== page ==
Indianapolis Public Schools is working on a deal to bring the KIPP Indianapolis College Preparatory charter school back into one of its buildings starting next fall.

After leasing the space for a year, KIPP Executive Director Emily Pelino said she would explore forging a deeper partnership with IPS by becoming an “innovation school.”

If it does so, KIPP could be the first charter-district partnership under a law passed in March which granted IPS wide powers to make deals with charter schools or other groups to operate in its buildings. Under those arrangements, the schools get more autonomy than most IPS schools and can access district services like transportation or meal programs while the district can count student test scores in district averages and oversee their academic performance.

Unions objected to the bill, saying it created a uneven playing field for teachers when it comes to their bargaining rights. The bill permits the charter operators to hire teachers for the schools they run — even if they remain IPS schools — and disregard the district’s union contract when deciding what the pay and benefits will be.

In this case, KIPP would move its middle school for grades 5 to 8, and the staff it already independently employs, just more than two miles from East 42nd Street to the School 110 at 1740 N. 30th St. An alternative school for about 150 students currently housed in the building would move to a new site that was not announced at tonight’s board meeting.

It would be a homecoming for KIPP, which was housed in School 110 before moving three years ago when IPS decided it wanted to use the building again. Pelino said that was a motivation to return. For IPS, the district gets $14,700 a month in rent and the possibility of stronger future ties to the school.

“We have a lot of relationships with community organizations and families in that neighborhood,” Pelino said. “Fundamentally, it’s a win-win for both of us.”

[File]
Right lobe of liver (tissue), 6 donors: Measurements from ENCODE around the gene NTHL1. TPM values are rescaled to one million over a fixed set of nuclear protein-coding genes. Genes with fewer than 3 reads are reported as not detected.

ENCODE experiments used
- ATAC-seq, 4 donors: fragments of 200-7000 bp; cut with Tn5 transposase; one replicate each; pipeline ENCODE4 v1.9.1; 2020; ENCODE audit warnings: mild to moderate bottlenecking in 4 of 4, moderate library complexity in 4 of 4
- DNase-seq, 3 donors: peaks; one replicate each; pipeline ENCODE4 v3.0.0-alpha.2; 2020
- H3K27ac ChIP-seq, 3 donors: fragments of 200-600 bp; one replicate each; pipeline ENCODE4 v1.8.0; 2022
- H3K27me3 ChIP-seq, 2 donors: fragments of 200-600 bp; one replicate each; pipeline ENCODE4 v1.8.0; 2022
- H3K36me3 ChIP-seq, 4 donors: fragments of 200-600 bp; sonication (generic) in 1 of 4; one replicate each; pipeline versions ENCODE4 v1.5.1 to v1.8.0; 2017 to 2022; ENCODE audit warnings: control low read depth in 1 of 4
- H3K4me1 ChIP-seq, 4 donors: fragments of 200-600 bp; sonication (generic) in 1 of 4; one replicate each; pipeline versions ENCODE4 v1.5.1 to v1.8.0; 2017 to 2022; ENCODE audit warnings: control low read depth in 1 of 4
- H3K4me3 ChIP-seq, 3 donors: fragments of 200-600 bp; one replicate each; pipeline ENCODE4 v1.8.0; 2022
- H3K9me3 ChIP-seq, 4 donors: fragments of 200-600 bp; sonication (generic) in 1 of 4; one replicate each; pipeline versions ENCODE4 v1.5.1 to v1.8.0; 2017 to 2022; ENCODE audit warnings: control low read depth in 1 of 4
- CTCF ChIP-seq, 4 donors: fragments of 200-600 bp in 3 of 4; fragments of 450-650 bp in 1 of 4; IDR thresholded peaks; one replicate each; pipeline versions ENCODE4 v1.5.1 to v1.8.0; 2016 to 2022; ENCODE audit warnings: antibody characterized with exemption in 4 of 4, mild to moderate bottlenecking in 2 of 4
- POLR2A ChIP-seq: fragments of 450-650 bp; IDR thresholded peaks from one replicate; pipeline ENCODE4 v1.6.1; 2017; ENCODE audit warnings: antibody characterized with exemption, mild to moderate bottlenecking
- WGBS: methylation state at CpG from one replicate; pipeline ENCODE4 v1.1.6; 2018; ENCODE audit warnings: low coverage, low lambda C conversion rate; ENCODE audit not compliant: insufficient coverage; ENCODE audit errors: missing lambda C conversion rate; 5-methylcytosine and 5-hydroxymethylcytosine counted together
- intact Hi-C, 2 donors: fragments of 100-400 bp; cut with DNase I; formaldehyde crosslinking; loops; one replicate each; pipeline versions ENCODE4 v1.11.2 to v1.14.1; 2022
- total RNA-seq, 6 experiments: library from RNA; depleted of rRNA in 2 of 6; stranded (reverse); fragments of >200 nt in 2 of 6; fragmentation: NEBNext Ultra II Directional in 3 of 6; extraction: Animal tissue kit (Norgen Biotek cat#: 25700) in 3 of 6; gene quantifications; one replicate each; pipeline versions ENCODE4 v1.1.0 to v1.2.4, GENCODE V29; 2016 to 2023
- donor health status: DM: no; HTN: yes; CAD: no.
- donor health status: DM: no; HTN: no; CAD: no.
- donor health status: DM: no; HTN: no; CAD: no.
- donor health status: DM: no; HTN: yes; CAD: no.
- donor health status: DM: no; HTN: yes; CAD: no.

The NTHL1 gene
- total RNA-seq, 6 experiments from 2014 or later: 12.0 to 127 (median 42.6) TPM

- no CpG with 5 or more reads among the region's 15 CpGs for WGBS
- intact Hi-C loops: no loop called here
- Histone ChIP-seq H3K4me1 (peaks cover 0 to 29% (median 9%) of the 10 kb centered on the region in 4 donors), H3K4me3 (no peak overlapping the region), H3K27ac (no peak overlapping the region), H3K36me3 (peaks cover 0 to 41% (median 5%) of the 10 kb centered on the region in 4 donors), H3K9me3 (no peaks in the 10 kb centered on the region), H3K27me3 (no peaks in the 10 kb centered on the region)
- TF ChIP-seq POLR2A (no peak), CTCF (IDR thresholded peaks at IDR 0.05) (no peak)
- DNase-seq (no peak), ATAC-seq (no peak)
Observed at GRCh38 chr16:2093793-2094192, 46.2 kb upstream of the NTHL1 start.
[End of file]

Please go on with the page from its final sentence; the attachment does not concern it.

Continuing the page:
She also said the size of School 110 would allow KIPP to expand. Her plan is to add a kindergarten next fall and expand a grade each year until the school serves grades K to 8. KIPP’s long term expansion plans are to add a second K to 8 building and then a high school by 2020.

IPS Superintendent Lewis Ferebee has expressed a strong desire to find partners to share school building space, as the district has many buildings with unused room.

At the same time, he wants to find new partners who can offer high quality options within IPS schools. KIPP earned a C from the state last year but was an A the prior year. It’s ISTEP passing rate is up almost 30 points from five years ago at 57 percent.

Ferebee said Tuesday the lease is designed so rent costs will jump 30 percent in the second year if the contract is not renegotiated. The goal is to give KIPP a reason to want to consider becoming an innovation school.

“It creates a little bit of an incentive,” he said.

Under Ferebee, IPS is pushing hard to expand and attract innovative school reform models to the district. It’s home grown Project Restore program, begun by two School 99 teachers, expanded to a second school last year.

At today’s meeting, IPS board members also discussed a memorandum of understanding it is expected to vote on next week formalizing an agreement with The Mind Trust to seek entrepreneurial educators to develop more school reform ideas.

The Mind Trust, an Indianapolis-based non-profit that pushes for educational change in IPS, is offering up to three educators a year off and $100,000 to expand ideas for improving schools into models that IPS might chose to employ at its most troubled schools.